RETRO POST: Space, the Inevitable Frontier

by justbarelymadeit

-April, 2007

If you have never read Isaac Asimov, shame on you. He is one of the best science fiction writers ever to pen a manuscript. Quickly now, go and purchase or borrow a few of his robot novels, or if you are to only read one story, choose the Foundation series.

I recently finished The End of Eternity, one of his shorter books. In this, we are presented with the plot that man has enabled himself to step outside of time. An organization has developed outside of time that Asimov, interestingly enough, calls Eternity. Eternity exists outside of time, and has the ability to send its agents into time to make adjustments here and there to prevent catastrophe, disease, war, drug addictions, ect. Their purpose as an organization is to better mankind by changing time and reality to avoid anything that compromises the greater good of mankind. In the different realities that come and go, people and personalities come into being as easily and quickly as they pass from reality. Risk has been eliminated and mankind slowly settles into comfort and contentment.

Into this is introduced the main character who is an ‘Eternal’ and a part of the whole process. He undergoes much change and is introduced to love unexpectedly. This upsets his whole equilibrium, and through a long set of orchestrated events, finds himself with the decision to destroy Eternity. He wrestles with the whole concept of contentment and safety existing in too great an amount. Security is paramount, and out the window goes risk, and also abnormal achievement. Asimov argues in this story that by removing abnormality, risk and danger, mankind has robbed itself of the drive to succeed. Man has slipped into a comfortable setting in which nothing threatens and nothing really challenges.

I won’t ruin the story and reveal how it ends, but Asimov is a master of the written word, and it ends with an interesting moral and closure. It made me think, and brought me back to a concept I have often wrestled with.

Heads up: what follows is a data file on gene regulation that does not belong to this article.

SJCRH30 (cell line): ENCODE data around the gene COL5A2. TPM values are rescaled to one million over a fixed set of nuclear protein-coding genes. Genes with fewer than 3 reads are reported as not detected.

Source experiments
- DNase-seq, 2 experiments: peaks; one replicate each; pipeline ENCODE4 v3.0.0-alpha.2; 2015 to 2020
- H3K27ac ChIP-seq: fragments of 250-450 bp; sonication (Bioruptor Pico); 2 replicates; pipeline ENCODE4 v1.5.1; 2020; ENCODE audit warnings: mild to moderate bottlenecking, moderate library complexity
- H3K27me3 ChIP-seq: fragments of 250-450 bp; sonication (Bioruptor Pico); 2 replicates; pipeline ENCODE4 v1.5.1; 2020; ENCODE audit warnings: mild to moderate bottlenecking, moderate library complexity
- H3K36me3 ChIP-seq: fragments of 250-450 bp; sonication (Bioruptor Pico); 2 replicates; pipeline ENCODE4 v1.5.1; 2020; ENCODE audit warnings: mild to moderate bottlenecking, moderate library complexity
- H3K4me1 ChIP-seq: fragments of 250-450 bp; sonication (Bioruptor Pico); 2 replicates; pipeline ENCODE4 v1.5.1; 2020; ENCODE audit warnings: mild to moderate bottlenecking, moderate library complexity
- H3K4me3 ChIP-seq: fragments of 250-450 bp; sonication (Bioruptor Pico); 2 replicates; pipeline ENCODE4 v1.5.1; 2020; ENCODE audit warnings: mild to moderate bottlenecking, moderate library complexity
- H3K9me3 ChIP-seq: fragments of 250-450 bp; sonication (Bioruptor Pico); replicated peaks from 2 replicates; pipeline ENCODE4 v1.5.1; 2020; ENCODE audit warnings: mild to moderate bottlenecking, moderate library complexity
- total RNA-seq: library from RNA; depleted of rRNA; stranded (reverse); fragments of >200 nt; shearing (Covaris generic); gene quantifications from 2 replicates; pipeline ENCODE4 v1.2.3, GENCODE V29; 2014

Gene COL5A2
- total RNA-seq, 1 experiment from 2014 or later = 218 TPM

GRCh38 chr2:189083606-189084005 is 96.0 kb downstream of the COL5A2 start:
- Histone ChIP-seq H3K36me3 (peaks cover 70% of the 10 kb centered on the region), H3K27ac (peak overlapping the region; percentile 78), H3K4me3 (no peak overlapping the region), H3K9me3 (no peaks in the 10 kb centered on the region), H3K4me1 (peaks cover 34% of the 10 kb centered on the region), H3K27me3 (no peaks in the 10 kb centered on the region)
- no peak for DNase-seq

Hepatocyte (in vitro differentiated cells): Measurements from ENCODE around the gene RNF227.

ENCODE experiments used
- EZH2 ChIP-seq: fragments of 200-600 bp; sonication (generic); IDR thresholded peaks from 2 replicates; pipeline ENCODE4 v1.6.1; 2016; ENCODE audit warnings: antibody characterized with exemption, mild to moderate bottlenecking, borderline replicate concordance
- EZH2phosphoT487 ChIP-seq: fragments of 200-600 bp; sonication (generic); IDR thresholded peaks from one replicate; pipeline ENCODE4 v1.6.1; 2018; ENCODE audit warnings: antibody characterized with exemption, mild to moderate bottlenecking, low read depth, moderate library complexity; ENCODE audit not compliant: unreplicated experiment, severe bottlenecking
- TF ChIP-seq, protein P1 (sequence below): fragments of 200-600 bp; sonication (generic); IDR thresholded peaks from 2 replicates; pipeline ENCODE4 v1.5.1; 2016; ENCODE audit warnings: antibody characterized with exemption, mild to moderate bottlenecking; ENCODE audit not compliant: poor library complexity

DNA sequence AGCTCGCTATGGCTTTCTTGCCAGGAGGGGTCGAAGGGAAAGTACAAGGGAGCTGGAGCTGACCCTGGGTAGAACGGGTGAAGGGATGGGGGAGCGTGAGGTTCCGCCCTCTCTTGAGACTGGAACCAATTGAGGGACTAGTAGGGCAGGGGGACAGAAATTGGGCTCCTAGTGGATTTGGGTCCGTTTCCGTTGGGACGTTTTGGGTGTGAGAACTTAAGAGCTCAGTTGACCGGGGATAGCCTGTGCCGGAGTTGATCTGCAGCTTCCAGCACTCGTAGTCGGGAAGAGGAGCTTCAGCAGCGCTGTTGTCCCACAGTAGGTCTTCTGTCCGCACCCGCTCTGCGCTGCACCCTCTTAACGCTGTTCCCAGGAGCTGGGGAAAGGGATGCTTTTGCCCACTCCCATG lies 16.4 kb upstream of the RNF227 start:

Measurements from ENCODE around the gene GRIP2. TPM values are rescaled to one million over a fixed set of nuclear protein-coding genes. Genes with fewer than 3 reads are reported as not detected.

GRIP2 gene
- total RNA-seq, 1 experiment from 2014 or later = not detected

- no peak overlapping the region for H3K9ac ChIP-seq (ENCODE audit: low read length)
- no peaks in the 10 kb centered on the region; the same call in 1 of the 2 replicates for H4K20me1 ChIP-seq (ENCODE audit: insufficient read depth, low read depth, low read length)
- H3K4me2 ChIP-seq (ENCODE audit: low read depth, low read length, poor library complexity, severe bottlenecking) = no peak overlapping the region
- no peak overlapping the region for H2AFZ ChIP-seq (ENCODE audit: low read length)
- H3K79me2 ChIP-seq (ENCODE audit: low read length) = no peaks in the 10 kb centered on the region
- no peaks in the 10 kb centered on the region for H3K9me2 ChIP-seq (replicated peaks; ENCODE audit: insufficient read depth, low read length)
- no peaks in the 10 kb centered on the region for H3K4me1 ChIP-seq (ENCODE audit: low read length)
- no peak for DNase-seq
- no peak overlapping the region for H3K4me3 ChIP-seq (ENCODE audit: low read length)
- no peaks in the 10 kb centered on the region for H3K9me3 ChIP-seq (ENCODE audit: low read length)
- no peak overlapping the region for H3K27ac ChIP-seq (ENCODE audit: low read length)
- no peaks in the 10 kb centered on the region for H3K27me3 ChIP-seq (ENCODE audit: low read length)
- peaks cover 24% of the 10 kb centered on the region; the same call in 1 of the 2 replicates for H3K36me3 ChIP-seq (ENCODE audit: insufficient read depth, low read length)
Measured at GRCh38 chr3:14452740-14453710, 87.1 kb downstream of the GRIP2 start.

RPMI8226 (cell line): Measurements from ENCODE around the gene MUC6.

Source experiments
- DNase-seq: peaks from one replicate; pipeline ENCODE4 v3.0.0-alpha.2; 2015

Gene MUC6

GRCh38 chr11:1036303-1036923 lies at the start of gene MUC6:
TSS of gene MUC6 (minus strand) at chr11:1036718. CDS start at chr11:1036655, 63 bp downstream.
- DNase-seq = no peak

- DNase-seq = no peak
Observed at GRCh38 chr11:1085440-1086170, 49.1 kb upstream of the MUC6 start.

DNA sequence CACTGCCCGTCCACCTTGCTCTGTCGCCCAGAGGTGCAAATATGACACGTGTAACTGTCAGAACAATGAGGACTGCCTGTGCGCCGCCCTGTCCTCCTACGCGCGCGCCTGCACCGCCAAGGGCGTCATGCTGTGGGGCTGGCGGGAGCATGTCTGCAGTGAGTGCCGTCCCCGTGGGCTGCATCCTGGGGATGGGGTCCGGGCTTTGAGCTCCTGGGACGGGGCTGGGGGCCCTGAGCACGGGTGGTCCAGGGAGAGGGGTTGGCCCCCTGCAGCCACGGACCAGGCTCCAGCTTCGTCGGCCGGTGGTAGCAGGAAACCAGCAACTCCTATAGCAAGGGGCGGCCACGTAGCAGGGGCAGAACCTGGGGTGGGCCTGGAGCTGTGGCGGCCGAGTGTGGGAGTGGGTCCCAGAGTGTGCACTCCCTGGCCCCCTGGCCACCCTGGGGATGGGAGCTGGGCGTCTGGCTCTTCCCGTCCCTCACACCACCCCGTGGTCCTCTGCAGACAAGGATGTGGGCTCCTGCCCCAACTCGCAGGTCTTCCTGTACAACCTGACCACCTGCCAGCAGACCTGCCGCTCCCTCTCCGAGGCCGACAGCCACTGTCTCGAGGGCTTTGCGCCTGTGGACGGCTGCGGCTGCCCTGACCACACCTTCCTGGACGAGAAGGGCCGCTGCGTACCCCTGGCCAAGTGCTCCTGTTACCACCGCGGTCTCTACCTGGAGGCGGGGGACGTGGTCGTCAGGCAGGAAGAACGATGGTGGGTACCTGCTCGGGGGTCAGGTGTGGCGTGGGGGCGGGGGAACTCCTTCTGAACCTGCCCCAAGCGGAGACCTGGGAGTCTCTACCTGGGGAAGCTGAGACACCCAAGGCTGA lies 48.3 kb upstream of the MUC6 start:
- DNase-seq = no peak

I make a good amount of money. I live in a secure area, with low crime, and a relatively secure government. I drive a dependable car, and have good friends who support me. My life has a minimum of risk or dangers, and I have done many things in my life to establish this. I have put structures in place, worked hard enough at my job to secure my spot there, and fostered relationships with mostly stable people in hopes of creating a warm safe place for me to exist. I don’t wonder where my next meal will come from, I don’t fear walking out my door, and I can express my religious beliefs in a public and open setting without fear of retribution. I have my own Eternity right here. I can step in at any time and protect my security and never have to fear the upset of the balance.

The Church is little better, and has often left me wondering if we would be better off with a little persecution. What if we had to fight for our beliefs? What if going to church, or carrying a Bible could end you up in jail, or dead? What is more difficult, fighting a physical enemy opposing your faith or battling your own leviathan of contentment and laziness?

So, I guess I am a little ashamed. I am ashamed that in such a safe place I find my weakness.

Asimov idealizes space exploration in his book as a focus for the anti-thesis of Eternity, always showing risk and danger, and as such any movement towards space is always reality changed and avoided. Space begins to form into this frontier that is avoided because of its supposed inevitable push towards catastrophe for man. Without the expansion and exploration of space though, mankind begins to withdraw and stagnate.

So what is my Space? What should I be stretching for, and where can I find it? I think I know, and yet do I have the strength? Do I have the wherewithal to step away from what is comfortable, be it physical, mental, or emotional safety, and risk? Can I stretch out my hand and grasp for space?